According to an anonymous Iraqi source the US has extended Iraq another 90 day waiver to keep buying Iranian electricity and gas. That will be the fourth such waiver the US has given Iraq since reimposing sanctions against Iran last year in violation of the 2015 Iran nuclear deal. The reason is simple: Iraq has no other energy suppliers and its domestic energy production is months if not years away from even beginning to reduce its dependence on imports. The Iraqis don’t want to violate US sanctions but given the choice between violating sanctions and a blackout, they’ll violate the sanctions. The US doesn’t want Iraq to violate those sanctions either because it makes the US look weak, so better to keep granting Baghdad these waivers and kick the proverbial can down the road.
Israeli Prime Minister Benjamin Netanyahu on Sunday announced plans for Israel’s newest Golan settlement, to be named “Trump Heights” in honor of the US president who recognized Israel’s annexation of the Golan in March. The annexation, the recognition, and this new settlement are all of course illegal under international law, but who’s going to enforce that?
In a rare bit of positive news on the Saudi execution front, an 18 year old Saudi man named Murtaja Qureiris, who’s been in government custody since 2014 when he was 13 years old, will not be put to death and might even be released by 2022. Saudi prosecutors had sought the death penalty for Qureiris, who is Shiʿa, for protesting for Shiʿa rights and allegedly participating in violent acts by Shiʿa militants as far back as 2011, when he was ten years old. The case has earned the Saudis criticism from human rights organizations like Amnesty International and from Europe, where the Austrian government in particular has been pushing the Saudis for leniency. So instead they’ve given Qureiris a 12 year sentence, including the four-plus years he’s already been in prison and four years of probation, giving him a bit less than four more years in the big house.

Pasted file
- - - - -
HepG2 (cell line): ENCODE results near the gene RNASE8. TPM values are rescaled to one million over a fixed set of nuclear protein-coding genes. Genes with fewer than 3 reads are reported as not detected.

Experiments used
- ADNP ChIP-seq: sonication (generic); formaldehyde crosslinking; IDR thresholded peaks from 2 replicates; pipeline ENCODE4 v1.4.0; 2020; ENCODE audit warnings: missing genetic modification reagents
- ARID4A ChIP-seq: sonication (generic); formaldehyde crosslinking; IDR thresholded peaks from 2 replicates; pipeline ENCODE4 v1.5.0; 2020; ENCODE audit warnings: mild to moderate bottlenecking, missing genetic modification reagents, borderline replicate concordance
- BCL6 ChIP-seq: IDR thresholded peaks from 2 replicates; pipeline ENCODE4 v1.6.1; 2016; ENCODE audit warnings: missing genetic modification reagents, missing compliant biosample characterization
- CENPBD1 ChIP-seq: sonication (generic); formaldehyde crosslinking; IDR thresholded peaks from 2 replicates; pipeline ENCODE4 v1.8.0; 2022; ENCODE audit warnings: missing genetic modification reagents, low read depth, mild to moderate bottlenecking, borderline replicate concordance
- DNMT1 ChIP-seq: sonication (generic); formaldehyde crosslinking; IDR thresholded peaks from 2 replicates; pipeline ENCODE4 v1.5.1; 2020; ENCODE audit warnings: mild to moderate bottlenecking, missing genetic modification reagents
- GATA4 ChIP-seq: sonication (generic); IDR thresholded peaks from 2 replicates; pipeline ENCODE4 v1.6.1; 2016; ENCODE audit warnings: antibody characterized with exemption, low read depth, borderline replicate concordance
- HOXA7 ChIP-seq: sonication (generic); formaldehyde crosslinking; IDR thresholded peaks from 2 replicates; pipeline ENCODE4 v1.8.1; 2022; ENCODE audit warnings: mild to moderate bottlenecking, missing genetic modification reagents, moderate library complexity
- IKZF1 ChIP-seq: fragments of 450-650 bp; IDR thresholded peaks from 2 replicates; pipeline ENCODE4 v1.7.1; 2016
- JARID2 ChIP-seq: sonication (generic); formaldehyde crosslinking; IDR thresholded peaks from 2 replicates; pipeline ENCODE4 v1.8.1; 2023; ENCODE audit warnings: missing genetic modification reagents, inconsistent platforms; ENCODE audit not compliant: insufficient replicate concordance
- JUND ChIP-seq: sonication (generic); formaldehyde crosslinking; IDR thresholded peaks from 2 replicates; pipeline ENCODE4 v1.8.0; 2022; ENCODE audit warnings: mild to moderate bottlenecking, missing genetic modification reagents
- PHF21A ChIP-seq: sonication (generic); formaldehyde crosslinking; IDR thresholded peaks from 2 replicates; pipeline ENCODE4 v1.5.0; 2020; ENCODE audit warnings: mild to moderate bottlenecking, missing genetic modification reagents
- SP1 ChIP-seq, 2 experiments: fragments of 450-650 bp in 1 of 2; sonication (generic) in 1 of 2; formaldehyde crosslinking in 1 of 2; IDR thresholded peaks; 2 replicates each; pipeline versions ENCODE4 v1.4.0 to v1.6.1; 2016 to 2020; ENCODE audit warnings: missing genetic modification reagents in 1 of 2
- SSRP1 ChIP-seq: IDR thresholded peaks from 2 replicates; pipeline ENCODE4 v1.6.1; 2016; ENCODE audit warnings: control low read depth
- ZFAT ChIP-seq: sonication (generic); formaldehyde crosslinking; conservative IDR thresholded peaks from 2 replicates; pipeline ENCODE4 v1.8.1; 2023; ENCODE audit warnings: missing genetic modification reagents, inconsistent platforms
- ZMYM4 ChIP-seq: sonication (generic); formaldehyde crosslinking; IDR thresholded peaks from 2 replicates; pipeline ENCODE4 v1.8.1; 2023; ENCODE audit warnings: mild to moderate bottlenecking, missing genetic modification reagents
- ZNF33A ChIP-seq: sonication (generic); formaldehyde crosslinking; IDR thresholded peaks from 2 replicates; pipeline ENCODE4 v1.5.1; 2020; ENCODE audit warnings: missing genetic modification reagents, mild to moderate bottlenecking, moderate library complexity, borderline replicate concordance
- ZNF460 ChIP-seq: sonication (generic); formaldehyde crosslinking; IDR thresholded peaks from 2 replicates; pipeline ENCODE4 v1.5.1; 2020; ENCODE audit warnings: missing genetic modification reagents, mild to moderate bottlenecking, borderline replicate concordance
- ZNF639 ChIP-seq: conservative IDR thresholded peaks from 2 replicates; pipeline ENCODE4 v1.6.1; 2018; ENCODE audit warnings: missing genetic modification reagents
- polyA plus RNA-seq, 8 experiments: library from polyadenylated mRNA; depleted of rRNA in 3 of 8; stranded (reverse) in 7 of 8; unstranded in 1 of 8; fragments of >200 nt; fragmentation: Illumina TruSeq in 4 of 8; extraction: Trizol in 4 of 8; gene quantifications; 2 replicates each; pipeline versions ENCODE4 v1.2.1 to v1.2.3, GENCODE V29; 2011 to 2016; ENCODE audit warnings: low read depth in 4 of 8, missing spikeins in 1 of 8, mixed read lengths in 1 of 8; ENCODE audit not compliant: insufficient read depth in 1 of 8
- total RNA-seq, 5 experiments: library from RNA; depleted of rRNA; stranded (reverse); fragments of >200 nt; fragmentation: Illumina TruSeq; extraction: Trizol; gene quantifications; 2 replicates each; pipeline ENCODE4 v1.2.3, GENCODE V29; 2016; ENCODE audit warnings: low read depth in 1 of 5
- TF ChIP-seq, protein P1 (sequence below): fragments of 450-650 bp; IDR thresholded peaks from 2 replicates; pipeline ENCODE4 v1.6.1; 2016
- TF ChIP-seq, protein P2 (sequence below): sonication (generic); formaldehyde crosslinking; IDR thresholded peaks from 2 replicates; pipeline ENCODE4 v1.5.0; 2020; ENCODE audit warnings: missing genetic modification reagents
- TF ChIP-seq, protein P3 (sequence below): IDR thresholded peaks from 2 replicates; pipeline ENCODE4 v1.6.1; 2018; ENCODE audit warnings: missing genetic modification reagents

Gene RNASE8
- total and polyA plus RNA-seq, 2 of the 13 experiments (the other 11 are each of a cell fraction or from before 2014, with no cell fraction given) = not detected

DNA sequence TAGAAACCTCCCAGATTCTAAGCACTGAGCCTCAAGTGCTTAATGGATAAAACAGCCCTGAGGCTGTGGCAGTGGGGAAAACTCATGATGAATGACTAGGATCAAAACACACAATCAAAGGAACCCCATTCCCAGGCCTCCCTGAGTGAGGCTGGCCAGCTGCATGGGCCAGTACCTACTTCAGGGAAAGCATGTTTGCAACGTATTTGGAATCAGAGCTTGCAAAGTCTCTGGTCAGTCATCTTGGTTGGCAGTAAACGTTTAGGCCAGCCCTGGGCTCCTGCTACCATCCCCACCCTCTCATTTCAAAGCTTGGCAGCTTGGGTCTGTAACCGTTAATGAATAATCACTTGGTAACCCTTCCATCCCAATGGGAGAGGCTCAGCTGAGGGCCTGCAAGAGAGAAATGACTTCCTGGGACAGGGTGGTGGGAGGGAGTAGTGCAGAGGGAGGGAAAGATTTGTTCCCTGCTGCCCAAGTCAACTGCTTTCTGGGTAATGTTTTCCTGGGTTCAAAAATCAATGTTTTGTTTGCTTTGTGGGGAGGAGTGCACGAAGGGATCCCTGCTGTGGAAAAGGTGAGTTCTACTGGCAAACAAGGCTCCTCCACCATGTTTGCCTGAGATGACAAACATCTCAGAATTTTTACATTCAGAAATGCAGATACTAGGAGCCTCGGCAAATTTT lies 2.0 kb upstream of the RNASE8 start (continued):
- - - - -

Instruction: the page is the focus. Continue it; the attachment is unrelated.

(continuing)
According to state media, the Iranian government will on Monday announce another set of steps to reduce its compliance with the 2015 nuclear accord. These may not be brand new items but rather a confirmation or clarification of the steps it took last month, when it announced that it was no longer going to abide by the deal’s limits on its stockpiles of heavy water and low enriched uranium. The Iranians also threatened to begin enriching uranium to 20 percent if the other signatories to the nuclear deal didn’t take steps to protect its commercial activities from US sanctions. Nothing’s really been done to protect those commercial activities, but the clock on that deadline hasn’t run out yet and at any rate it’s possible that the Iranians were bluffing a bit on that threat.